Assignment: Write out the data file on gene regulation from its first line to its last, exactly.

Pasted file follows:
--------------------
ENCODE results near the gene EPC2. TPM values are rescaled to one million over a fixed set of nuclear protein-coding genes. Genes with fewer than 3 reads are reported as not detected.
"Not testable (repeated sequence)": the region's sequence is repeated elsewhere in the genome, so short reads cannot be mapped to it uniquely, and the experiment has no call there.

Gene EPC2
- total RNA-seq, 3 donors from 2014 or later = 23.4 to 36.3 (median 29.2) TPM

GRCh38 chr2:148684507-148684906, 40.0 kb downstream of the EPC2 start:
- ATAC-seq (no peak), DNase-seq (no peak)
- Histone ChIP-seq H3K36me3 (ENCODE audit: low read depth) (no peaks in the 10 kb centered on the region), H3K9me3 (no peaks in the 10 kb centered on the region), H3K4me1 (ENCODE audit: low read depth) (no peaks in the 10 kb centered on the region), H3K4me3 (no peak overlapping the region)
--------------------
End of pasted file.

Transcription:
ENCODE results near the gene EPC2. TPM values are rescaled to one million over a fixed set of nuclear protein-coding genes. Genes with fewer than 3 reads are reported as not detected.
"Not testable (repeated sequence)": the region's sequence is repeated elsewhere in the genome, so short reads cannot be mapped to it uniquely, and the experiment has no call there.

Gene EPC2
- total RNA-seq, 3 donors from 2014 or later = 23.4 to 36.3 (median 29.2) TPM

GRCh38 chr2:148684507-148684906, 40.0 kb downstream of the EPC2 start:
- ATAC-seq (no peak), DNase-seq (no peak)
- Histone ChIP-seq H3K36me3 (ENCODE audit: low read depth) (no peaks in the 10 kb centered on the region), H3K9me3 (no peaks in the 10 kb centered on the region), H3K4me1 (ENCODE audit: low read depth) (no peaks in the 10 kb centered on the region), H3K4me3 (no peak overlapping the region)